We have loved Crab au Gratin since the days when we lived in New Orleans. I have spent years searching far and wide for a good recipe, and this is something I have developed with evaporated milk instead of cream, and with a Cajun accent. This dish is very rich, so it is best served as a side dish to something lighter, like sauteed fish and a vegetable.
- 1 Medium Onion, diced
- 1 rib Celery, diced
- 4 scallions – green parts only, diced
- 1 stick butter (You could try substituting some Coconut Oil for part of the butter, but I haven’t tried that yet)
- 1/3 Cup flour (Gluten free flour works fine)
- 10 Ounces evaporated milk
- 1/4 Cup Fresh Parsley, chopped
- 1 Teaspoon Worcestershire Sauce
- 1/8 Teaspoon Garlic Powder
- 1 Teaspoon Old Bay seasoning, or Emeril’s Essence or other Cajun seasoning
- 2 Egg Yolks, beaten
- Salt and Pepper to taste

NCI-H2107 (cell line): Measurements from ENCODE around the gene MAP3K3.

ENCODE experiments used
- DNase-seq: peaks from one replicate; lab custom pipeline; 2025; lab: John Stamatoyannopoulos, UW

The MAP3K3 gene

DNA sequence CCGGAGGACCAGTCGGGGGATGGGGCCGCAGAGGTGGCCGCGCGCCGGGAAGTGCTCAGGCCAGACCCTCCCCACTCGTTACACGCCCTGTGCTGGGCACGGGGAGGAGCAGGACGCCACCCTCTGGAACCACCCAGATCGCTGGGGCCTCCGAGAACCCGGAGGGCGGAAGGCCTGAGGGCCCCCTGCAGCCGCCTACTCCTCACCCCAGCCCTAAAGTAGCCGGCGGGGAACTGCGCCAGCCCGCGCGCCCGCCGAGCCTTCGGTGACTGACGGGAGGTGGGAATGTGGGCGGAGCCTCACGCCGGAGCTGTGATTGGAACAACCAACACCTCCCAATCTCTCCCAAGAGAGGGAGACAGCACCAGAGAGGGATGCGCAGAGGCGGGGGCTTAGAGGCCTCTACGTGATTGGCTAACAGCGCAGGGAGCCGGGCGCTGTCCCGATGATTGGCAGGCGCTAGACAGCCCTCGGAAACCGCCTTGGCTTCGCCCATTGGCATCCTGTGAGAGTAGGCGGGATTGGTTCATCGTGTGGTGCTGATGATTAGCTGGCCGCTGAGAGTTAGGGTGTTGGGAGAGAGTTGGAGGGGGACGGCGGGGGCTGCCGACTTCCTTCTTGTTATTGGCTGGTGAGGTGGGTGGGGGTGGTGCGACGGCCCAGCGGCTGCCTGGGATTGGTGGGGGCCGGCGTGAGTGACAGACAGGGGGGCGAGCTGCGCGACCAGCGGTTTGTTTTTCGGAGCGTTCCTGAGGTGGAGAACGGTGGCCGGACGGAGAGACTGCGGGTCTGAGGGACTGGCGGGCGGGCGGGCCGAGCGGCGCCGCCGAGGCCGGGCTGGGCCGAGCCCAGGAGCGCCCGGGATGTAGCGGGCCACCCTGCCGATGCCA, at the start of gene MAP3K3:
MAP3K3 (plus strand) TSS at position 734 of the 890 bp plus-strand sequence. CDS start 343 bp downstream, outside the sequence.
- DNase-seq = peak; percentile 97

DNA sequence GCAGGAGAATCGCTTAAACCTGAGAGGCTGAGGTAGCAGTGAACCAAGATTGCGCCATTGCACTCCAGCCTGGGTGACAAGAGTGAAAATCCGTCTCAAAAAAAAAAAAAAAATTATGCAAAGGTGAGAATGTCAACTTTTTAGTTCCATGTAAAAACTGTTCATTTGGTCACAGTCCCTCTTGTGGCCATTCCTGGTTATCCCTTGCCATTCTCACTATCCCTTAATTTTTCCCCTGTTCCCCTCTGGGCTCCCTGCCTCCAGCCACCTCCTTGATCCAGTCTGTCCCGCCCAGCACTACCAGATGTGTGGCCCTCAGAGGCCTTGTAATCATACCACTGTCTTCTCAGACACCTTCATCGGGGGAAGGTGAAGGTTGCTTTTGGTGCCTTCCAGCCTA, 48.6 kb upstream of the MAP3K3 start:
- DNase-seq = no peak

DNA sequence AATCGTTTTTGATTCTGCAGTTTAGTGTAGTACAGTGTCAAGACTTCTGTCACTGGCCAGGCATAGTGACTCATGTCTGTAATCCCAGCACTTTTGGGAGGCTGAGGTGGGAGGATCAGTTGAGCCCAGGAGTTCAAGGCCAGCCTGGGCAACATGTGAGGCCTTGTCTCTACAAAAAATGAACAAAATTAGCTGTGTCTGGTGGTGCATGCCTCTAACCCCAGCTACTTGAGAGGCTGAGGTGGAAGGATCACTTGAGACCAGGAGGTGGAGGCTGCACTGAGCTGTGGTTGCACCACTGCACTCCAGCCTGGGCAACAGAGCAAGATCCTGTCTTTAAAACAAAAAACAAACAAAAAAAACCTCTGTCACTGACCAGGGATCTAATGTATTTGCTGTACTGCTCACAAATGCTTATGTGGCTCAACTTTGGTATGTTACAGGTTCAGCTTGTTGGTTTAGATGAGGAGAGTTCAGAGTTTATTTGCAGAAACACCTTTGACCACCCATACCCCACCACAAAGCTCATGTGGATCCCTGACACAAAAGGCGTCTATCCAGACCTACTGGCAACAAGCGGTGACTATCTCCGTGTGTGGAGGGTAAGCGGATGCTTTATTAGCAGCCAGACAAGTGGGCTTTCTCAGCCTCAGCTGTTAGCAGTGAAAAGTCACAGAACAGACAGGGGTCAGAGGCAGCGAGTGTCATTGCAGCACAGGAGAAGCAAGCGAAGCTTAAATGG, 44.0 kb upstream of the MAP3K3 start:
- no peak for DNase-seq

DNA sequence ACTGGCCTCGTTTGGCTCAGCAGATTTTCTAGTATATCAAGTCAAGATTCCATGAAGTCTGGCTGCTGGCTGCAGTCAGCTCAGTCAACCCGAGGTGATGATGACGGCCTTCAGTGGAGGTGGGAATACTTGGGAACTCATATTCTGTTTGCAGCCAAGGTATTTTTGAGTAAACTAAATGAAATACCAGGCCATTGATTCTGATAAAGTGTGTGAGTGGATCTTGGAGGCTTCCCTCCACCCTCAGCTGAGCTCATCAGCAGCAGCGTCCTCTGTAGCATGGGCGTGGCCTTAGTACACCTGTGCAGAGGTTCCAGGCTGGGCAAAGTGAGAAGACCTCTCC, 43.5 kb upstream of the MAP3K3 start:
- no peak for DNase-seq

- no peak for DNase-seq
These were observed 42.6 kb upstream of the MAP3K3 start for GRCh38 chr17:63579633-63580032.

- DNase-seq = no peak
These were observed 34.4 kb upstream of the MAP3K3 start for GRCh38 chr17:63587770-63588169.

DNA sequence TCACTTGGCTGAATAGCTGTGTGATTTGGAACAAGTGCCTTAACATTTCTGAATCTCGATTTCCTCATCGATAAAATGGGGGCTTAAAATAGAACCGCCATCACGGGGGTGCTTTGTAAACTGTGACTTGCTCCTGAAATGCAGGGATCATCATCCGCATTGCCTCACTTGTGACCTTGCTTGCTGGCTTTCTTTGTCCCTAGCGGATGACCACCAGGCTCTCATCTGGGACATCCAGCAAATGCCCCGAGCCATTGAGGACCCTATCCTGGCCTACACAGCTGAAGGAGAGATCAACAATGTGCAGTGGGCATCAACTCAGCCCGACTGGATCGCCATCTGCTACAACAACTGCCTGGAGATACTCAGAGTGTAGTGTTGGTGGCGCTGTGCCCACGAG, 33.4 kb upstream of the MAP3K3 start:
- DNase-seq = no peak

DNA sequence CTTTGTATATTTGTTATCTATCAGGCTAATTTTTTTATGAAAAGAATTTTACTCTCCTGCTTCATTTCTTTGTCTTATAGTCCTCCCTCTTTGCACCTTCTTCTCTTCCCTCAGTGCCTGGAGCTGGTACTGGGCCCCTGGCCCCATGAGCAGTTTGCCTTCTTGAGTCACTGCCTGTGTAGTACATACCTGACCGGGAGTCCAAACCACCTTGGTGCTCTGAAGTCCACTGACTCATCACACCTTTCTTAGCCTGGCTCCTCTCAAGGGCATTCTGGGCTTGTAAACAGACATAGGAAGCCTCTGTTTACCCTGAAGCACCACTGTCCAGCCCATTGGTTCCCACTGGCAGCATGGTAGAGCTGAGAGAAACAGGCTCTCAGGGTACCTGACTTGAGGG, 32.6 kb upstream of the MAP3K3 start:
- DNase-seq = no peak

- 1 Pound lump Crabmeat (You can get the really expensive Crabmeat at Whole Foods or a local seafood market. I find that the lump Crabmeat from Costco is good and about half the price)
- 8 – 12 Ounces grated Cheddar Cheese
- Preheat oven to 375 degrees.
- Take a nice heavy saucepan and melt the butter over medium-low heat. Add the Onion, Celery and Scallion tops and cook slowly until they are clear and soft. Do not brown them.
- Keep on a very low heat and add the following, one at a time, making sure that each ingredient is well incorporated before adding the next – Flour, then Milk (adding a little bit at a time making sure it is fully incorporated), then Parsley, Worcestershire, Old Bay, and Garlic Powder. Remove from the heat. You can taste it now and see if it needs Salt or Pepper. I always add at least a bit of freshly ground Black Pepper even if I don’t add salt.
- Add the well beaten Egg Yolks, mix well, cover and let it sit for 10 minutes.
- Now, add the Crabmeat and mix well.
- Fill individual gratin dishes or a shallow casserole, leaving room for the Cheese at the top. Sprinkle the Cheese on top.
- Bake at 375 Degrees until the Cheese is brown and crusty along the edges.